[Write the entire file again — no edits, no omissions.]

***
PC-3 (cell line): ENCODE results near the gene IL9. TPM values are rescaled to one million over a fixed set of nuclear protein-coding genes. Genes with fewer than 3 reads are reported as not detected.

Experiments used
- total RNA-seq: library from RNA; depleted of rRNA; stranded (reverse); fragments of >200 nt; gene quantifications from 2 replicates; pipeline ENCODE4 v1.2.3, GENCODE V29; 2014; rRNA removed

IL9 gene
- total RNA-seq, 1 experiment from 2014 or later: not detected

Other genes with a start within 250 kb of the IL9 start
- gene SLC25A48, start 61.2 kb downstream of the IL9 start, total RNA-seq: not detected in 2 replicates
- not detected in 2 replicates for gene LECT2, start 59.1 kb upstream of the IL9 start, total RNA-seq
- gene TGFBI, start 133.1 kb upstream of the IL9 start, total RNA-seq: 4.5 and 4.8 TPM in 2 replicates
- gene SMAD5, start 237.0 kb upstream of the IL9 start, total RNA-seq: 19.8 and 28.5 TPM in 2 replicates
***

PC-3 (cell line): ENCODE results near the gene IL9. TPM values are rescaled to one million over a fixed set of nuclear protein-coding genes. Genes with fewer than 3 reads are reported as not detected.

Experiments used
- total RNA-seq: library from RNA; depleted of rRNA; stranded (reverse); fragments of >200 nt; gene quantifications from 2 replicates; pipeline ENCODE4 v1.2.3, GENCODE V29; 2014; rRNA removed

IL9 gene
- total RNA-seq, 1 experiment from 2014 or later: not detected

Other genes with a start within 250 kb of the IL9 start
- gene SLC25A48, start 61.2 kb downstream of the IL9 start, total RNA-seq: not detected in 2 replicates
- not detected in 2 replicates for gene LECT2, start 59.1 kb upstream of the IL9 start, total RNA-seq
- gene TGFBI, start 133.1 kb upstream of the IL9 start, total RNA-seq: 4.5 and 4.8 TPM in 2 replicates
- gene SMAD5, start 237.0 kb upstream of the IL9 start, total RNA-seq: 19.8 and 28.5 TPM in 2 replicates